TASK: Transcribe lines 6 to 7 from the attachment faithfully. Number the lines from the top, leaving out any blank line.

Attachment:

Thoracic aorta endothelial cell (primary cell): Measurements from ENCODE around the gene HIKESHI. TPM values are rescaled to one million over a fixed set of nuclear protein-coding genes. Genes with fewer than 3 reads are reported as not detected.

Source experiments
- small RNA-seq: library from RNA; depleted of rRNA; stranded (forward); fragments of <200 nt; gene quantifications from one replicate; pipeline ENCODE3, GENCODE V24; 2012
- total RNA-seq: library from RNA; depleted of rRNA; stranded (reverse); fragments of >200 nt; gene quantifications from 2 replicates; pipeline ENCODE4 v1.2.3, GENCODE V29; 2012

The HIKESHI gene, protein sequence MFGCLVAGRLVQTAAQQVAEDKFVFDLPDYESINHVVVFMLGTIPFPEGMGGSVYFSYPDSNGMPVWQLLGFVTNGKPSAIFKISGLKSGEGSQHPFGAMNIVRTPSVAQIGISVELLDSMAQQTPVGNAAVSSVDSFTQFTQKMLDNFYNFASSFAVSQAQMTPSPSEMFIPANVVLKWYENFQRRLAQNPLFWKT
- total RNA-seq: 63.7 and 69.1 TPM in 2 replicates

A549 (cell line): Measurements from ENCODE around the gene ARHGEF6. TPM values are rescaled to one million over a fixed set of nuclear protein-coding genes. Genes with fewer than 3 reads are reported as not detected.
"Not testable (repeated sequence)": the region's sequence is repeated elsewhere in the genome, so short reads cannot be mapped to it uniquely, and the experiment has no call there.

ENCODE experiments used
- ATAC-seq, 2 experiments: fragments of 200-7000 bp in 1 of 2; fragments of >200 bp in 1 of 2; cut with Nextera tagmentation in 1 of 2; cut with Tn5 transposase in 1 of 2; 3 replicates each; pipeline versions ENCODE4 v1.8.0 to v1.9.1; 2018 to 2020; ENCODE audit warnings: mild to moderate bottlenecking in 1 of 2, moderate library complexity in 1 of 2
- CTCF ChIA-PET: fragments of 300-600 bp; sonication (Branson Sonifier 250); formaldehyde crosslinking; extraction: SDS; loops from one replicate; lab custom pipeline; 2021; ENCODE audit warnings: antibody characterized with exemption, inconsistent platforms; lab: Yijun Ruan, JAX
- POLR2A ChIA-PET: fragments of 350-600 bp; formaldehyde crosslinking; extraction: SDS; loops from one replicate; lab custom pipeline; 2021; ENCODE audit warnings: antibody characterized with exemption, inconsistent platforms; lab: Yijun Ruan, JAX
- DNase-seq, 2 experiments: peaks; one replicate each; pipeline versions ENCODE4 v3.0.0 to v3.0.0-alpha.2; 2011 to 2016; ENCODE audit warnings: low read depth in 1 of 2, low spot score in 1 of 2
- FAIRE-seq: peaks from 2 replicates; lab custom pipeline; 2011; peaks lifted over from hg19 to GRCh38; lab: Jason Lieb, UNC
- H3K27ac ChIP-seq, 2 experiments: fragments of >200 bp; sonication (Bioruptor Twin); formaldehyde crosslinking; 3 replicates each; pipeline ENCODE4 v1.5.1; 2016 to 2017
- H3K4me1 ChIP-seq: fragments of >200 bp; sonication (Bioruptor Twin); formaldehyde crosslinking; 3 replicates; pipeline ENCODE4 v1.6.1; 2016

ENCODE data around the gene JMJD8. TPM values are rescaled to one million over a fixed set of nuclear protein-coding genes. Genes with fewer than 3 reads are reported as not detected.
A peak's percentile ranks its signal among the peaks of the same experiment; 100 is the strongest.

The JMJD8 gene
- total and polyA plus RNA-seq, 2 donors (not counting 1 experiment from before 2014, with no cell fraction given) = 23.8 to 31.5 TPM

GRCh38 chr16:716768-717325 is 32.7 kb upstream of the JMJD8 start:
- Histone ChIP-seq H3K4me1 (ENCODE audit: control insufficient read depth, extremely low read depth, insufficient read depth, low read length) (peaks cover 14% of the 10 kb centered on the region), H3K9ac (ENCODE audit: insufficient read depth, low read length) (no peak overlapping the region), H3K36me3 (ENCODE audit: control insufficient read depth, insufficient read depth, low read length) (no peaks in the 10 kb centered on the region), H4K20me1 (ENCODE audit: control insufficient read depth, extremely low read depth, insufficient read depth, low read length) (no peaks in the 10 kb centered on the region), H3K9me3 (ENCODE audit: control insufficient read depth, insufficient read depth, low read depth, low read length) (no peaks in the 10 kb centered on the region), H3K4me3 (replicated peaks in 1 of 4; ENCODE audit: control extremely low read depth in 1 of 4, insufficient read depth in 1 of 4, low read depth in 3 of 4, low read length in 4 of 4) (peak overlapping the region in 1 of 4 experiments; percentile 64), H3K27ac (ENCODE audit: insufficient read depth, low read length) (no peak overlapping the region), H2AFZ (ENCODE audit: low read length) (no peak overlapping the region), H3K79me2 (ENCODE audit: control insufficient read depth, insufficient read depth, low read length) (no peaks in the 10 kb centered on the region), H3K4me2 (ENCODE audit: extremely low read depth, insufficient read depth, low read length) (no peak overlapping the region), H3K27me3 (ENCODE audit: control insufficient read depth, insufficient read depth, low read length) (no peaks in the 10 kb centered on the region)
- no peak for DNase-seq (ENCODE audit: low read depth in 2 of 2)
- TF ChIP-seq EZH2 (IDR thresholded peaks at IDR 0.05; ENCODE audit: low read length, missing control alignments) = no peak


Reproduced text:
- total RNA-seq: 63.7 and 69.1 TPM in 2 replicates

A549 (cell line): Measurements from ENCODE around the gene ARHGEF6. TPM values are rescaled to one million over a fixed set of nuclear protein-coding genes. Genes with fewer than 3 reads are reported as not detected.